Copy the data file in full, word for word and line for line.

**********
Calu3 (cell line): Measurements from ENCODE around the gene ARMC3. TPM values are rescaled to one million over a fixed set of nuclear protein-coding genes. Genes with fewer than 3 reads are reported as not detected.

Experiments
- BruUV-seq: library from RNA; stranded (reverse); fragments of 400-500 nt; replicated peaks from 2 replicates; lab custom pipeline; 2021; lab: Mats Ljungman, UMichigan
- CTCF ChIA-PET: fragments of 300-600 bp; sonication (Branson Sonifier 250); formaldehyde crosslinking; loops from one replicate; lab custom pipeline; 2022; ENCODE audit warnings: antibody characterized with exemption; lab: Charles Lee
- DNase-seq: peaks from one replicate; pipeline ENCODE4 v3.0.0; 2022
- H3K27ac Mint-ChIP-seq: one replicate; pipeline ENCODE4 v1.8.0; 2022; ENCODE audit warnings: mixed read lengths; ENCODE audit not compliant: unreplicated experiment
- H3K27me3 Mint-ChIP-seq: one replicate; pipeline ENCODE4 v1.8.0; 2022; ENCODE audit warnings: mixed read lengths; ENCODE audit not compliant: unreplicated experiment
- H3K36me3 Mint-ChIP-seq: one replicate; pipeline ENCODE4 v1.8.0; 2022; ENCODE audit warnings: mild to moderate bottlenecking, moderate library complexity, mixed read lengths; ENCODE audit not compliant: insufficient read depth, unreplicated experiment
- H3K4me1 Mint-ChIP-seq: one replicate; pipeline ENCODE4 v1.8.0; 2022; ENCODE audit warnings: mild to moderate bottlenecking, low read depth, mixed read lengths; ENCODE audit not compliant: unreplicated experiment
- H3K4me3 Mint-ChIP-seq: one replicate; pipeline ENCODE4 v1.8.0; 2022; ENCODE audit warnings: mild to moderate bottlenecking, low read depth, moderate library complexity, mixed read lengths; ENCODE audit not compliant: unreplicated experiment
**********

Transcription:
Calu3 (cell line): Measurements from ENCODE around the gene ARMC3. TPM values are rescaled to one million over a fixed set of nuclear protein-coding genes. Genes with fewer than 3 reads are reported as not detected.

Experiments
- BruUV-seq: library from RNA; stranded (reverse); fragments of 400-500 nt; replicated peaks from 2 replicates; lab custom pipeline; 2021; lab: Mats Ljungman, UMichigan
- CTCF ChIA-PET: fragments of 300-600 bp; sonication (Branson Sonifier 250); formaldehyde crosslinking; loops from one replicate; lab custom pipeline; 2022; ENCODE audit warnings: antibody characterized with exemption; lab: Charles Lee
- DNase-seq: peaks from one replicate; pipeline ENCODE4 v3.0.0; 2022
- H3K27ac Mint-ChIP-seq: one replicate; pipeline ENCODE4 v1.8.0; 2022; ENCODE audit warnings: mixed read lengths; ENCODE audit not compliant: unreplicated experiment
- H3K27me3 Mint-ChIP-seq: one replicate; pipeline ENCODE4 v1.8.0; 2022; ENCODE audit warnings: mixed read lengths; ENCODE audit not compliant: unreplicated experiment
- H3K36me3 Mint-ChIP-seq: one replicate; pipeline ENCODE4 v1.8.0; 2022; ENCODE audit warnings: mild to moderate bottlenecking, moderate library complexity, mixed read lengths; ENCODE audit not compliant: insufficient read depth, unreplicated experiment
- H3K4me1 Mint-ChIP-seq: one replicate; pipeline ENCODE4 v1.8.0; 2022; ENCODE audit warnings: mild to moderate bottlenecking, low read depth, mixed read lengths; ENCODE audit not compliant: unreplicated experiment
- H3K4me3 Mint-ChIP-seq: one replicate; pipeline ENCODE4 v1.8.0; 2022; ENCODE audit warnings: mild to moderate bottlenecking, low read depth, moderate library complexity, mixed read lengths; ENCODE audit not compliant: unreplicated experiment